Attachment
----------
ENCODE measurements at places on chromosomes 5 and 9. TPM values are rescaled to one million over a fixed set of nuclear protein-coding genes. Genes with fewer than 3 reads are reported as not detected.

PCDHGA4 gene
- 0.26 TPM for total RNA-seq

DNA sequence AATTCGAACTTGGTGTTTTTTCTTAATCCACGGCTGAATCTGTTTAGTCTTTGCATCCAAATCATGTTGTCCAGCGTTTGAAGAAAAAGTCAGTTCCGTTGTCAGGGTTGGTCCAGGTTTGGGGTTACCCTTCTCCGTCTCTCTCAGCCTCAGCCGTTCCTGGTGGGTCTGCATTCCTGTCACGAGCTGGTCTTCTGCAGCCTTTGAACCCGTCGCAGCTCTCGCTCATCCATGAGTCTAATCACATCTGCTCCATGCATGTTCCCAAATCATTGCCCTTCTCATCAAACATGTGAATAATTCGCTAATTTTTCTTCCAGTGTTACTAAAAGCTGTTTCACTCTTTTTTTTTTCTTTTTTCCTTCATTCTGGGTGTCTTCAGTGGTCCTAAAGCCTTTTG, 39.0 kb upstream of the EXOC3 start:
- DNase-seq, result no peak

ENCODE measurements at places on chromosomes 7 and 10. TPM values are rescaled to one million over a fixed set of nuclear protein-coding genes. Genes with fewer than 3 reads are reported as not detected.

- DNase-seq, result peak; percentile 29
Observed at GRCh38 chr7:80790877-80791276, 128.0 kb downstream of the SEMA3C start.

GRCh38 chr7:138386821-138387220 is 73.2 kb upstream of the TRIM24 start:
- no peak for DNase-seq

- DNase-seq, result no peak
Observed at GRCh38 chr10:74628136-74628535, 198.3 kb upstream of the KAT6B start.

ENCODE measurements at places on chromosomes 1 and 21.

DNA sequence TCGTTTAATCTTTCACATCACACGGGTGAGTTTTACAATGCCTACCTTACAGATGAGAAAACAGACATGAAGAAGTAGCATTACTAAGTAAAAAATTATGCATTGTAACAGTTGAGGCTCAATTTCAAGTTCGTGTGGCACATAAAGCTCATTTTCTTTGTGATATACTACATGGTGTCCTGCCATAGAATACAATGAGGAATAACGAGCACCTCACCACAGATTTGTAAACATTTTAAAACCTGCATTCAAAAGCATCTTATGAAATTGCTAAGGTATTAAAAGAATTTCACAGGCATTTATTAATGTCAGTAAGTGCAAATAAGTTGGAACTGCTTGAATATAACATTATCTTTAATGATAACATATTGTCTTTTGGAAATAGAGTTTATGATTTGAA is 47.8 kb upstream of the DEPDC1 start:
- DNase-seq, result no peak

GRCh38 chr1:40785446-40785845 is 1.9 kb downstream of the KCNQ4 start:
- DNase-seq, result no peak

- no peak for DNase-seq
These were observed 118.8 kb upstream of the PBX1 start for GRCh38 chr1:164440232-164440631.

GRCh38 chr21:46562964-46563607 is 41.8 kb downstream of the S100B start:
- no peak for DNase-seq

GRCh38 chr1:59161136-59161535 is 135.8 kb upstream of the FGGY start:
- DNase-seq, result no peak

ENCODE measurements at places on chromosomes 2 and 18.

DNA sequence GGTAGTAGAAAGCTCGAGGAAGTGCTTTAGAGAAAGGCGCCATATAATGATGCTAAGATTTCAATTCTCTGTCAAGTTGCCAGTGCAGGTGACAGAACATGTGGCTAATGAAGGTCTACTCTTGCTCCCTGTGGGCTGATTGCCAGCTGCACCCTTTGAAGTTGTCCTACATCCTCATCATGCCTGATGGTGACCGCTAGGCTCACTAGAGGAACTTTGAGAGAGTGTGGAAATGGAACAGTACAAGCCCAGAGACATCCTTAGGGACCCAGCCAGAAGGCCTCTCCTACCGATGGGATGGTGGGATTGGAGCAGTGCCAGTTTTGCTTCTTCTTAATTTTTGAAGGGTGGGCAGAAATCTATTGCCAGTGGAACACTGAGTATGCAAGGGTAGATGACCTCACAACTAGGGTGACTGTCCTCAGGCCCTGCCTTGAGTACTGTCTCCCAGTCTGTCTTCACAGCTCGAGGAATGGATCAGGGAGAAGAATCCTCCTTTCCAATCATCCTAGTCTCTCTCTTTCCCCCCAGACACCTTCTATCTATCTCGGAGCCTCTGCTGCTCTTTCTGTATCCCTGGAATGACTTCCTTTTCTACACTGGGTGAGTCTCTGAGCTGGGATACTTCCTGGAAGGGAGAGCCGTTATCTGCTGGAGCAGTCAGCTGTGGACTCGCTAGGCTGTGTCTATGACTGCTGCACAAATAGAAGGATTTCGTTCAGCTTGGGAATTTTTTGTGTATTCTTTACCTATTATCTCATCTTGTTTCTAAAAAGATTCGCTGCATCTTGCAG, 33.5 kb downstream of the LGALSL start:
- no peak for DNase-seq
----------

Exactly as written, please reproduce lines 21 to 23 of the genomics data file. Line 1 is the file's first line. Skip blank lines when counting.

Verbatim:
- no peak for DNase-seq

GRCh38 chr1:59161136-59161535 is 135.8 kb upstream of the FGGY start:
- DNase-seq, result no peak